Articles and Videos about practical programming

So here is a block diagram for a very simple e-Commerce site that is made up of three applications:

We have the applications at the top, Home, Search and Checkout, and they connect to some React components shared using NPM (AddToCart and Frame). And they also have a shared codebase for the redux store which holds the cart and some shared API wrappers in the logic NPM module. And all of this sits on top of two micro-services.

And this is the kind of thing we see a lot of nowadays; the "micro-site" architecture. The most common architecture before that was the "monolith", a single, usually Java application, where all the frontend code was in one application.

The advantage of the micro-site architecture is that each application can deploy independently. But there are some disadvantages:

  • Code sharing is really difficult. Having shared code in NPM modules creates friction to sharing code since it has to be extracted from the original application, which means jumping from repo to repo, doing version bumping, etc.
  • Single Page Applications (SPA) are really difficult to pull off with micro-sites, but being on a SPA is a huge performance win for the customer. There are great options like SingleSPA, but those have a learning curve.
  • End-to-end testing is very difficult. How do you know when you release a new version of checkout it's going to be compatible with the other micro-sites and not break existing flows? That's what end-to-end testing is for, but staging the entire site using existing tools is very tough.

There are other issues as well, but these are the ones we address in this article and in the associated YouTube video:

https://www.youtube.com/watch?v=W0RbrAZtj7I&feature=youtu.be

The solution I'm proposing is to use the new Module Federation functionality in Webpack 5. Using Module Federation we can share code in-place between these applications and restore the ease of code sharing. We will bring back the SPA functionality we lost. And (in the video) we demonstrate using Cypress to perform end-to-end tests on the entire system. As well as bringing in the Module Federation Dashboard to show how all the parts work together in a way that we haven't had from NPM modules (or anything else).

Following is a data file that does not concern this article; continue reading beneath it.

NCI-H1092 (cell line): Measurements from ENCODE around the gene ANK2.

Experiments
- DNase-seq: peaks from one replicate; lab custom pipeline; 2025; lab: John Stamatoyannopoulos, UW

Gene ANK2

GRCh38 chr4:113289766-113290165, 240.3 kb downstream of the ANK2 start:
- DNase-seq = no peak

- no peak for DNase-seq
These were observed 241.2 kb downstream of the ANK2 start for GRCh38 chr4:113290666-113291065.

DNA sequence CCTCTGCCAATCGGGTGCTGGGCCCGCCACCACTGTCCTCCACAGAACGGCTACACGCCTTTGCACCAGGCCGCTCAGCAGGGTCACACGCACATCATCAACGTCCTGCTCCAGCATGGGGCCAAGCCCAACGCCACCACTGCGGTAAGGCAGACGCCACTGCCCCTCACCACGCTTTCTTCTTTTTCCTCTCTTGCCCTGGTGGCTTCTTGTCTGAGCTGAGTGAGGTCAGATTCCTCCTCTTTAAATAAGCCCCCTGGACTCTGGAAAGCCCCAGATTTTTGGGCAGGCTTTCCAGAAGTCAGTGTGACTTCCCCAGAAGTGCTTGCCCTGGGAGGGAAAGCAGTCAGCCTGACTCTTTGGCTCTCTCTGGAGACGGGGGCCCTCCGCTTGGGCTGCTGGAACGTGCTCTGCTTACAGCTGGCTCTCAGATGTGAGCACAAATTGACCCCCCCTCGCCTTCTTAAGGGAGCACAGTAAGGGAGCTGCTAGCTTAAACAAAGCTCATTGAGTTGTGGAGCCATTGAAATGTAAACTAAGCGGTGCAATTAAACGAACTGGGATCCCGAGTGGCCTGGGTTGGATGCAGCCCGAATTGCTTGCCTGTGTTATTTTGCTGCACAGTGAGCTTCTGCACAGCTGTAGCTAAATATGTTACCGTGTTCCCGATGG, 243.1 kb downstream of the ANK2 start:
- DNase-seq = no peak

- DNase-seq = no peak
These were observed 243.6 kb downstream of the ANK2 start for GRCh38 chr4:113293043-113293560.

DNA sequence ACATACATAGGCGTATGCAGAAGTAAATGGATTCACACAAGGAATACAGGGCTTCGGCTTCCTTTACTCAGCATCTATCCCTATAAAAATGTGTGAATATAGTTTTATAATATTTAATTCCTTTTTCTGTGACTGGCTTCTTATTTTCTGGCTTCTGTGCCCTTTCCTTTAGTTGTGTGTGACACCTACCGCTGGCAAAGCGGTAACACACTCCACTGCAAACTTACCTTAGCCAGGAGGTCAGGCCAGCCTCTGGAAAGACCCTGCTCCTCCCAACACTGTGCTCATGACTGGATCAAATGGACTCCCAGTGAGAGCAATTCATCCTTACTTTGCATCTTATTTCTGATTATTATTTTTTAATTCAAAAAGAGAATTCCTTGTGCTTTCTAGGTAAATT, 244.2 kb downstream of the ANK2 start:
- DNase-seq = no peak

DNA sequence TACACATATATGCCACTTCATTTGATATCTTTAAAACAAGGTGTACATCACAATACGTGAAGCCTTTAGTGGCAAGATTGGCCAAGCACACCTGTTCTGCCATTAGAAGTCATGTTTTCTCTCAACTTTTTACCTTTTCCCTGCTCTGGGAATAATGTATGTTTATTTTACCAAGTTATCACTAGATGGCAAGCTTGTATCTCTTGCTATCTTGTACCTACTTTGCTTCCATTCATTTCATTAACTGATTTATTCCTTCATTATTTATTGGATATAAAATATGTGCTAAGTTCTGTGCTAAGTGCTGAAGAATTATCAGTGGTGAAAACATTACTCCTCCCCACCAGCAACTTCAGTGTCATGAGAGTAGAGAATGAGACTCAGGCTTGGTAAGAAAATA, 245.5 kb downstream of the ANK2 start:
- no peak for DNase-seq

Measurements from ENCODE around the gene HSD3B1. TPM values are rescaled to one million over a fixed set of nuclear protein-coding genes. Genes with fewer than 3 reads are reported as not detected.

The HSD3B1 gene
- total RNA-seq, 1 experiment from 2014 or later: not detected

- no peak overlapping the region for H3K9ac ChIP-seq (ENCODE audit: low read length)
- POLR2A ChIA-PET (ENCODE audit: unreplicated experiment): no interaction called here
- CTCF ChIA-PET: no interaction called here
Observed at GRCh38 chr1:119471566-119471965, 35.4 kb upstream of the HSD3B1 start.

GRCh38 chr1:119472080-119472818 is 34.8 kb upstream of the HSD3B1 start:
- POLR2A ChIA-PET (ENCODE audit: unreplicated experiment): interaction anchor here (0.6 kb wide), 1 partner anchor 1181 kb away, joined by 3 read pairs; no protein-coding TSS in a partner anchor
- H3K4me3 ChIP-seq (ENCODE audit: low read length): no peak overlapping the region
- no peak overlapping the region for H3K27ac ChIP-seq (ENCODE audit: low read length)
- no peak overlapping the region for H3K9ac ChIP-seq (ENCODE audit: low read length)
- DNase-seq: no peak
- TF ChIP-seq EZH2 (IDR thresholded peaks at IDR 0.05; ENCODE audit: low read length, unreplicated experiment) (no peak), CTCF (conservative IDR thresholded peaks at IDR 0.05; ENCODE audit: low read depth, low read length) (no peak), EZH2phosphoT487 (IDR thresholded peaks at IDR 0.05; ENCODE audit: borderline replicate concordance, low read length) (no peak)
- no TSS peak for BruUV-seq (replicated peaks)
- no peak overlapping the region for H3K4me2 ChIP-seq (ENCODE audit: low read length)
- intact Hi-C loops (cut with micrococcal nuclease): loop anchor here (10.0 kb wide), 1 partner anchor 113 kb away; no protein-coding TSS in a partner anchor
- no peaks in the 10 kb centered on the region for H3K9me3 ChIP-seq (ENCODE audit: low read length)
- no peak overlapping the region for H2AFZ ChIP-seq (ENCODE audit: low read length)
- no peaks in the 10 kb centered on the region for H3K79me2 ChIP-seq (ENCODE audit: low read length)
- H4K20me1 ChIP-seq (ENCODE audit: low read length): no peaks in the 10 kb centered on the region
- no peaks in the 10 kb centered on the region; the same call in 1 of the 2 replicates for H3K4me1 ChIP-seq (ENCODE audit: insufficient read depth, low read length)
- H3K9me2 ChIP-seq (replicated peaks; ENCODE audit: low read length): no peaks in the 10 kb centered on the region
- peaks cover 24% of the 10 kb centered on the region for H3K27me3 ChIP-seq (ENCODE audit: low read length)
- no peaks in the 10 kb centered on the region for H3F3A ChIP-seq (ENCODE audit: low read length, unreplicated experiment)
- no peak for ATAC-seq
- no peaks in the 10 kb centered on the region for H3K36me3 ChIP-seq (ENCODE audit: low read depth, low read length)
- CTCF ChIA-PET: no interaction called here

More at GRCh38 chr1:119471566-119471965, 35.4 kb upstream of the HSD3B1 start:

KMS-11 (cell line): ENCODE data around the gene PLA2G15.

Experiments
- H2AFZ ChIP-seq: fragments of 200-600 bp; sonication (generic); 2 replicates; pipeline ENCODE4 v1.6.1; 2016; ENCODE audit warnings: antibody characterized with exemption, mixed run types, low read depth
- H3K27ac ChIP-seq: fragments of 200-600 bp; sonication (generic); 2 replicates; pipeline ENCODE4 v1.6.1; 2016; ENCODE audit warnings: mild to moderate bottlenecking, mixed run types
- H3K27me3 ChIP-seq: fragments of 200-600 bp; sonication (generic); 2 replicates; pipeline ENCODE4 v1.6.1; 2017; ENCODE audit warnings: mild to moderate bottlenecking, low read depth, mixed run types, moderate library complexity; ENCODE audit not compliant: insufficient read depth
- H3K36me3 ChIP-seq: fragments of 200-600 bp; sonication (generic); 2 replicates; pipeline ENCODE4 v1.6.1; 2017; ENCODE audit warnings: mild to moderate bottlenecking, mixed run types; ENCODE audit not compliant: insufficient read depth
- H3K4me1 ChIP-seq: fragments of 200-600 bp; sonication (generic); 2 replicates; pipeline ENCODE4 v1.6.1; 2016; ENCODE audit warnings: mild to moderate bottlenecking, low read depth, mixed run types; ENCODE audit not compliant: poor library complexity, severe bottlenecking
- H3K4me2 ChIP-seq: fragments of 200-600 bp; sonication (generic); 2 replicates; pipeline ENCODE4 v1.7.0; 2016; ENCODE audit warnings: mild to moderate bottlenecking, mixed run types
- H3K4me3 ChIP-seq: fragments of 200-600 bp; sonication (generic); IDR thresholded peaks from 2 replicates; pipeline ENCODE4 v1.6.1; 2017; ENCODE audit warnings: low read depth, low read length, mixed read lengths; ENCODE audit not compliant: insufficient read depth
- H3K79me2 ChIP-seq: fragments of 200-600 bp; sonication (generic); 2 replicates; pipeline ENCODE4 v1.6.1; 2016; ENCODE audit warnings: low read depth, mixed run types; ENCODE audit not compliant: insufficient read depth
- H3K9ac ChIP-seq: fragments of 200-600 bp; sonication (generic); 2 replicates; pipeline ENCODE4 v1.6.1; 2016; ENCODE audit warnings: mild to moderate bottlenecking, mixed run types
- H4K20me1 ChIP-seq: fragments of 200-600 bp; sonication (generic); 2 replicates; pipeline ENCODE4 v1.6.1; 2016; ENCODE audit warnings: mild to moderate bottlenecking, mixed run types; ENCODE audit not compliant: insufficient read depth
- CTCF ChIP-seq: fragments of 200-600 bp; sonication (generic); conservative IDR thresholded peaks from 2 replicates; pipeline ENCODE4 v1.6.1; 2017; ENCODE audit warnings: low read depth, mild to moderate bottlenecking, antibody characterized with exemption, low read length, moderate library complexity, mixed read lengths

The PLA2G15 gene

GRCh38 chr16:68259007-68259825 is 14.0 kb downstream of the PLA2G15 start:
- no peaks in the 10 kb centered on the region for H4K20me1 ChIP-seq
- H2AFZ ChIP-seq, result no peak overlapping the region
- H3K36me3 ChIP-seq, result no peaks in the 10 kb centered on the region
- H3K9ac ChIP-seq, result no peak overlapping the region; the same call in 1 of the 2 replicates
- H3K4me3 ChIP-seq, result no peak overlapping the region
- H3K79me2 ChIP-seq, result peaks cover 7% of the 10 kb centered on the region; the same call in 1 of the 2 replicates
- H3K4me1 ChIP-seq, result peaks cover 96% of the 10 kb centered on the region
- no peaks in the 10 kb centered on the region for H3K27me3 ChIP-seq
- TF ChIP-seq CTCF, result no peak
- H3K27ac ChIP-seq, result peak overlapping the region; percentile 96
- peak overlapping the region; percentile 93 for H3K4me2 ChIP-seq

Relocating the UI

First step is to move the AddToCart module from components.

This is the natural place for that code because it's functionality that fits within the purview of the Checkout team.

Our next stop on the train towards full site federation is to move the header (or Frame) component over into the Home application and then to expose it out to all the applications.

We will actually improve on that in a later step, but for now this is a huge win because the Home page team can update the Frame header and all the applications will see those changes immediately after Home page deploys. And that same thing applies to the AddToCart button from the Checkout project.

Moving the Business Logic

The next thing to move is the Redux store into the Checkout application (because it only stores the cart state).

Now all the applications connect to the store on Checkout and receive updates immediately when any new updates are pushed.

And then there is one more move to split the business logic code between both the Checkout and Search applications.

Checkout manages the Cart Logic because it relates to their role in the system. And the Search team manages the product related API wrappers which are also shared out to any other applications that need product data or search capabilities.

Now, while not strictly required, migrating all of the node modules, including the business logic and state management is interesting for a couple of reasons. First, because it's important to understand that Module Federation can shared any type of code. And second because it's interesting to think about when to use, and when not to use, module federation to share code.

Moving To A Spa

The final step is to move to a full SPA by exposing all the body content components for each of the applications And then linking those to the already shared Frame component using a SPA router such as react-router-dom

And that's all it takes. Basically it starts with migrating to Webpack 5 and then the rest is mostly skiing downhill as it's very easy to share code between applications using this technique.

Conclusions

Module Federation is one fix some of the issues we've seen with the Micro-Site architecture without losing the advantages of independent deployment.